My Son Wants to Run a Marathon. Can You Suggest a Training Plan?

Dear Dumb Runner,
My son is a pretty avid runner and wants to train to run a marathon this fall. Some history: He's 21 and was an athlete in high school. When he started college he became somewhat sedentary. Then he decided to join the Navy and for the last year has been pretty active. He runs several times a week and swims a couple of times a week. Usually, he runs between 4 and 6 miles; I think the longest he's done is about 10 miles. Any advice on a training regimen?—Eric H., Ohio

Dear Eric,

Yes, but probably not the kind your son wants to hear. I would urge him to find a local half-marathon this fall, or even next spring, and register for that. 

Only after he's trained for and completed a half-marathon (or two, or three) would I recommend he take on a full marathon.  

I understand the appeal of the marathon—I've run 26 of them myself—and I can appreciate being eager to try one. But eagerness is not a substitute for preparation. And when it comes to the marathon, proper preparation takes time.

Note that phrase: proper preparation. 

Could your son run a marathon four to six months from now? Yeah, probably. Should he, based on what you've told me? I really don't think so. 

At best, he would suffer greatly during the race, despise the experience, and vow never to do another one. At worst, he would hurt himself before he even made it to the starting line.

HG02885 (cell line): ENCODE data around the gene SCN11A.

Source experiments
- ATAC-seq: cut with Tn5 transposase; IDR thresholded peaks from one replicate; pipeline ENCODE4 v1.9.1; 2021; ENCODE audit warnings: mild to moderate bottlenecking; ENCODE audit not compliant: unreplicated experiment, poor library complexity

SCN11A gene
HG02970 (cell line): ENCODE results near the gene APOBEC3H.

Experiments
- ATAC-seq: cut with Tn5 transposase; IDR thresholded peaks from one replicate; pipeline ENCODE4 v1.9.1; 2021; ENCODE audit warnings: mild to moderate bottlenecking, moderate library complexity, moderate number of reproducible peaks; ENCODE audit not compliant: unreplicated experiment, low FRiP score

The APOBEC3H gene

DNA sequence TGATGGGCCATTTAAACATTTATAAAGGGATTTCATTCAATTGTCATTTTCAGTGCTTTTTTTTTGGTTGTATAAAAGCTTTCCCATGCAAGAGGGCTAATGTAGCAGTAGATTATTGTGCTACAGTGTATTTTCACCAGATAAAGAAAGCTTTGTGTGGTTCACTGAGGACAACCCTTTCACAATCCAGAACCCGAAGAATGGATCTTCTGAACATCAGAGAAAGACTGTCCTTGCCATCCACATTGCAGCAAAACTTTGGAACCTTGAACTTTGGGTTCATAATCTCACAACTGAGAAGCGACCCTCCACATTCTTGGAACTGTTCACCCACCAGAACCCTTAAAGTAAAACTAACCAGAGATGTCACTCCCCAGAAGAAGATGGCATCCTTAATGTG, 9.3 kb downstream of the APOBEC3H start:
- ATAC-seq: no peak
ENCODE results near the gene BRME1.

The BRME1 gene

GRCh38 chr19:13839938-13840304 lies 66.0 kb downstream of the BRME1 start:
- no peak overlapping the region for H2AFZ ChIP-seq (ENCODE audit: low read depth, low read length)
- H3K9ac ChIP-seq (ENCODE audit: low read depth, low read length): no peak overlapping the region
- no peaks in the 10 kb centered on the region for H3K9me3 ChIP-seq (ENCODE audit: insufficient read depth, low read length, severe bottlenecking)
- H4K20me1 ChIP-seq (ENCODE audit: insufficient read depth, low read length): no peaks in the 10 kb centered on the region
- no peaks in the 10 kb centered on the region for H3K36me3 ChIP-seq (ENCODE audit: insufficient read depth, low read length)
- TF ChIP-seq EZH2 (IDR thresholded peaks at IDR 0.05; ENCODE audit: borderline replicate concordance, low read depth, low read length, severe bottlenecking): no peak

When it comes to racing 26.2 miles, it's become a cliché to say that runners must "respect the distance." But it's a cliché for a reason.

If your son is truly determined to run a marathon this fall no matter what, then yeah, I can offer some tips and help him find a training plan. (Write back and let me know.)

In the end, he alone must choose.

I hope he'll take the long view and try a half-marathon first. The marathon has been around for a long time. It'll still be there in another year or two. 

One of the many things he'll learn when he finally does run that first marathon, by the way, is the importance of smart pacing. The marathon rewards those who are patient—and punishes those who aren't.

Let me know what he decides, and we'll go from there.



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